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Risk in Context

Why Offering Cargo Insurance Is a Must

Posted by Michael Wilson July 26, 2016

In July of last year, a truck leaked 220 gallons of maple syrup along a New Hampshire highway.  This past June, a big rig truck filled with two trailers of onions overturned on a California freeway.  On July 4th, a tractor trailer rollover spilled 47,400 pounds of milk in Wisconsin.

In each case, the cargo owner had a vested interest in the shipment arriving safely. Loss or damage caused in transit has the potential to impose great financial loss on a cargo owner. The best means of protecting their financial interest is to offer and provide full direct damage cargo insurance to your customers.

All risks cargo insurance is one of the broadest forms of coverage available for the full exposure and the full value of the cargo. The coverage provides protection from “warehouse to warehouse,” irrespective of the number of subcontractors involved and includes “Acts of God,” terrorism, and strikes, riots, and civil commotions risks. Claims are usually settled quickly based on the insured value of the shipment, including freight charges and a 10% mark-up, if declared. Most importantly, the customer does not need to prove fault or negligence on the part of the at fault party.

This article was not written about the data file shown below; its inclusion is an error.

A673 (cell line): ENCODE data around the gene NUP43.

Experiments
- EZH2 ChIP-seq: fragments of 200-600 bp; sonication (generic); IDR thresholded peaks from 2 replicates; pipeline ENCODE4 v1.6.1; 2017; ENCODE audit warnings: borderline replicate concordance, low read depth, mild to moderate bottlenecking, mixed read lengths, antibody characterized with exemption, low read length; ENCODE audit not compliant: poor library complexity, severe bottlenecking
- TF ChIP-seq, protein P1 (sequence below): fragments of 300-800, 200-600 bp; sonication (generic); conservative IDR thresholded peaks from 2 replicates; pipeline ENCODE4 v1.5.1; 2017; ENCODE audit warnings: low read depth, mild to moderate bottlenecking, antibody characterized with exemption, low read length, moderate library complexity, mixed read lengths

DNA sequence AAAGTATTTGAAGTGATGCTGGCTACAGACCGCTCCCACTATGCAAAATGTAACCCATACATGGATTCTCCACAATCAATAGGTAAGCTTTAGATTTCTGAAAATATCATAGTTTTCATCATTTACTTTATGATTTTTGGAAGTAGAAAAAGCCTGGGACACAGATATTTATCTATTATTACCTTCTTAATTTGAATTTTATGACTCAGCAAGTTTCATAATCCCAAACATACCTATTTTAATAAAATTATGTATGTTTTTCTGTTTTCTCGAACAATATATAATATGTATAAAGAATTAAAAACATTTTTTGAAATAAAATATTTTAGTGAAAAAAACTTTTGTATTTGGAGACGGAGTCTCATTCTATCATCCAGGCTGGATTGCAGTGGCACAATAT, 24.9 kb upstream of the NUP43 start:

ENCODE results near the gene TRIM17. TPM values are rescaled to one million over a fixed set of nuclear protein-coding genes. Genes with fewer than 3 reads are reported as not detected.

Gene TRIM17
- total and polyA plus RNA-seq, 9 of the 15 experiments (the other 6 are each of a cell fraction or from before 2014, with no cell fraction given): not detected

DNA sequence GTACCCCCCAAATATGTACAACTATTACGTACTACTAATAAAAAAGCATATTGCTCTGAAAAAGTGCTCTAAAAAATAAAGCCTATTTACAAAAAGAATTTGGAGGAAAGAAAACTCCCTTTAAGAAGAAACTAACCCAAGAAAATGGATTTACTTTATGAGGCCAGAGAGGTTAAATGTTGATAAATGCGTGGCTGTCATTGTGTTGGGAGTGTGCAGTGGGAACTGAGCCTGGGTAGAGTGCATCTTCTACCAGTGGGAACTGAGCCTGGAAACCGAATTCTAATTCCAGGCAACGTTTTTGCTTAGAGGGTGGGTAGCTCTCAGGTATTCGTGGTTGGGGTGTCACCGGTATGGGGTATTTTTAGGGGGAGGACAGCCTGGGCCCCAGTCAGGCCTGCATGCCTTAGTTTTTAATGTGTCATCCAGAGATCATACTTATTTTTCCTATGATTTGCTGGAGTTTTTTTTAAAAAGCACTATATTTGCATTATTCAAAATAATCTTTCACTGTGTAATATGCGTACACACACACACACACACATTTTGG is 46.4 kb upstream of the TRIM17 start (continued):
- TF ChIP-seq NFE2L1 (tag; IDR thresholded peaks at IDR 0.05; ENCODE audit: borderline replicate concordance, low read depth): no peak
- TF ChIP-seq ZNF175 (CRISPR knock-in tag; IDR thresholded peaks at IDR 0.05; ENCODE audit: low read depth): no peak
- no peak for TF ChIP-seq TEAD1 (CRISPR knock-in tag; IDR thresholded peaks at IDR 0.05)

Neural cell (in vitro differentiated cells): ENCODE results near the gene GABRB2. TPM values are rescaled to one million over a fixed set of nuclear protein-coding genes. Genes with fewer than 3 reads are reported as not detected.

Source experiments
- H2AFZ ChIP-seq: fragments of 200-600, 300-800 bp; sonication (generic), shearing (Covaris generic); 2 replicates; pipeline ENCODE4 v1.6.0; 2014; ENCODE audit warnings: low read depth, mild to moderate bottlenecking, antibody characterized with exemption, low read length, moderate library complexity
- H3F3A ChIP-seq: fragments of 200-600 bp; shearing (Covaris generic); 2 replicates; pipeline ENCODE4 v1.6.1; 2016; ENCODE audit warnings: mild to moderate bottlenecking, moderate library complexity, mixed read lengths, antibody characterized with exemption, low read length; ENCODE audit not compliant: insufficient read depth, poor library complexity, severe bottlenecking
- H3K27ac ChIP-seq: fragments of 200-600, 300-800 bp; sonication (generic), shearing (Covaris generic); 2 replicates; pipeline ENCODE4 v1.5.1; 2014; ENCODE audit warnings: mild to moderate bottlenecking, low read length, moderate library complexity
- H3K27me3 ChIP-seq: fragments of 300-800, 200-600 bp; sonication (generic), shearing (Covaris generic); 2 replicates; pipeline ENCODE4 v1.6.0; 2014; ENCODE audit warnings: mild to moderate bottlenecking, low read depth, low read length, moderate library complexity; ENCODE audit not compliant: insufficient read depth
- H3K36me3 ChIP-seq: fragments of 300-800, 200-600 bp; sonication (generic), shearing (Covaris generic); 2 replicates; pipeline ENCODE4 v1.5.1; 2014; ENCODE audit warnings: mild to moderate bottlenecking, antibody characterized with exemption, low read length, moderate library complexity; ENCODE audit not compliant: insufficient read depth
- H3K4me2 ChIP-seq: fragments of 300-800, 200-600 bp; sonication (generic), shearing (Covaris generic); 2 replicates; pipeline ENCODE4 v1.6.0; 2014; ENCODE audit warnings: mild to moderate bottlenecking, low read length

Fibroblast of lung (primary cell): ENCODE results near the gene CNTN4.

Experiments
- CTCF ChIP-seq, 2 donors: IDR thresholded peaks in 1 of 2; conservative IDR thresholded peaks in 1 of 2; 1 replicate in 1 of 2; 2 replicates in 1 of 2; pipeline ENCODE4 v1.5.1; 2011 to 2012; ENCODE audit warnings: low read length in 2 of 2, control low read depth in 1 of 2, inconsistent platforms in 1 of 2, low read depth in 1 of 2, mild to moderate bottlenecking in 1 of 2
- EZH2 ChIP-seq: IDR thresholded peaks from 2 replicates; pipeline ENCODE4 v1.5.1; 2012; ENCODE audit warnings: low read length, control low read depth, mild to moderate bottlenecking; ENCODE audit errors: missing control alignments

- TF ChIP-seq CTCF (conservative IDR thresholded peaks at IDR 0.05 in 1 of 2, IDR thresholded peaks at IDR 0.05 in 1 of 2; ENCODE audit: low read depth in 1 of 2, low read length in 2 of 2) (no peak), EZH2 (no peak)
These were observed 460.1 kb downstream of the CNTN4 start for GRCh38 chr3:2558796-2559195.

Unless your limitations of liability are clearly understood, the client may plead innocence and expect full payment from you (the carrier) should a loss or damage occur. Address the issue of insurance prior to shipping the goods and convince the customer that cargo insurance is their best protection option.

Related to:  Marine , Transportation

Michael Wilson

Michael Wilson is a Vice President in Marsh Canada Limited’s Marine, Logistics and Transportation Group. Michael has created and developed shipper’s interest cargo solutions and programs in response to the complex needs of the logistics and transportation industry, as well as the needs of clients in other industries who have global and domestic transit exposures.